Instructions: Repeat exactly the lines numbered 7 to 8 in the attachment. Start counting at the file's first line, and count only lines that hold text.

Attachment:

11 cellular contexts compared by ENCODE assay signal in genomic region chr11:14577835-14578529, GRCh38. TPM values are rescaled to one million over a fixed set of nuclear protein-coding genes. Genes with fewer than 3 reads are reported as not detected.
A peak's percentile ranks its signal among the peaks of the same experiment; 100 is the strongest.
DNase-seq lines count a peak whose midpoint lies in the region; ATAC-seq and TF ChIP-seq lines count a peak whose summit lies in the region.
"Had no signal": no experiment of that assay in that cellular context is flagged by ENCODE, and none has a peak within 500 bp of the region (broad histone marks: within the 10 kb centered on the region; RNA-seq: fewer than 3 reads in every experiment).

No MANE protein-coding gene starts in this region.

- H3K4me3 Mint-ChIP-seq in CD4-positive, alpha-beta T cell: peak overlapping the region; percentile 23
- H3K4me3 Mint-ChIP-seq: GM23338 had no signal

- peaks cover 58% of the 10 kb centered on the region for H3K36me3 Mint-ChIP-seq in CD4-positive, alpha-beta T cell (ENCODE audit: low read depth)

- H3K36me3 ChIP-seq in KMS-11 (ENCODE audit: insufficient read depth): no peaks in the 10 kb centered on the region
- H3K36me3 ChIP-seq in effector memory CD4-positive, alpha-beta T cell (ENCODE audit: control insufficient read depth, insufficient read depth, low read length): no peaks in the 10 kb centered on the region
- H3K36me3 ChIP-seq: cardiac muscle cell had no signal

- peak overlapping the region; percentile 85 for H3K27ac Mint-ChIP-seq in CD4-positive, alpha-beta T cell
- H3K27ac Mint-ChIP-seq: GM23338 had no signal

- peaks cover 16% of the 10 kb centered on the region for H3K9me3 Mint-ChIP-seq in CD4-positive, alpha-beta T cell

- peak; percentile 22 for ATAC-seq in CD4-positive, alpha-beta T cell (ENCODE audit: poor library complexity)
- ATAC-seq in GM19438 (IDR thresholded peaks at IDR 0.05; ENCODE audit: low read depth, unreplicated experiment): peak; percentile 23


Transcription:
- H3K4me3 Mint-ChIP-seq: GM23338 had no signal

- peaks cover 58% of the 10 kb centered on the region for H3K36me3 Mint-ChIP-seq in CD4-positive, alpha-beta T cell (ENCODE audit: low read depth)